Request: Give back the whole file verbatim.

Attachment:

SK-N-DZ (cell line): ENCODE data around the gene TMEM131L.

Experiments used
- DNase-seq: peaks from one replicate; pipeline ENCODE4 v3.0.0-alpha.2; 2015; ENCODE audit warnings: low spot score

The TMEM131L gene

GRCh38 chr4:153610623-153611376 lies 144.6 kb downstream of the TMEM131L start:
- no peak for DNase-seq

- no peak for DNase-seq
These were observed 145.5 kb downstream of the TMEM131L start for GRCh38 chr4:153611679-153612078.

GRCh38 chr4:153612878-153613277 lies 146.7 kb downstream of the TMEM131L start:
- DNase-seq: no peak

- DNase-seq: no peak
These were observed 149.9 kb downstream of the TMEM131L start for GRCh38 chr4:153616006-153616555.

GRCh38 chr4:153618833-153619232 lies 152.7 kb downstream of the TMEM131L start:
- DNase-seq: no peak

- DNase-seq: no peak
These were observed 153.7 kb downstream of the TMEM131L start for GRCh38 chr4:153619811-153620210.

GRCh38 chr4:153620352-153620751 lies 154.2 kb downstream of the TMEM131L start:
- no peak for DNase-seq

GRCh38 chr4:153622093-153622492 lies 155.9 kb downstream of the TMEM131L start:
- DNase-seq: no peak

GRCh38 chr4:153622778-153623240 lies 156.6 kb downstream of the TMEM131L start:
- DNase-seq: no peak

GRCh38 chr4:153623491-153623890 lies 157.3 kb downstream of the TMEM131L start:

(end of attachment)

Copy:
SK-N-DZ (cell line): ENCODE data around the gene TMEM131L.

Experiments used
- DNase-seq: peaks from one replicate; pipeline ENCODE4 v3.0.0-alpha.2; 2015; ENCODE audit warnings: low spot score

The TMEM131L gene

GRCh38 chr4:153610623-153611376 lies 144.6 kb downstream of the TMEM131L start:
- no peak for DNase-seq

- no peak for DNase-seq
These were observed 145.5 kb downstream of the TMEM131L start for GRCh38 chr4:153611679-153612078.

GRCh38 chr4:153612878-153613277 lies 146.7 kb downstream of the TMEM131L start:
- DNase-seq: no peak

- DNase-seq: no peak
These were observed 149.9 kb downstream of the TMEM131L start for GRCh38 chr4:153616006-153616555.

GRCh38 chr4:153618833-153619232 lies 152.7 kb downstream of the TMEM131L start:
- DNase-seq: no peak

- DNase-seq: no peak
These were observed 153.7 kb downstream of the TMEM131L start for GRCh38 chr4:153619811-153620210.

GRCh38 chr4:153620352-153620751 lies 154.2 kb downstream of the TMEM131L start:
- no peak for DNase-seq

GRCh38 chr4:153622093-153622492 lies 155.9 kb downstream of the TMEM131L start:
- DNase-seq: no peak

GRCh38 chr4:153622778-153623240 lies 156.6 kb downstream of the TMEM131L start:
- DNase-seq: no peak

GRCh38 chr4:153623491-153623890 lies 157.3 kb downstream of the TMEM131L start: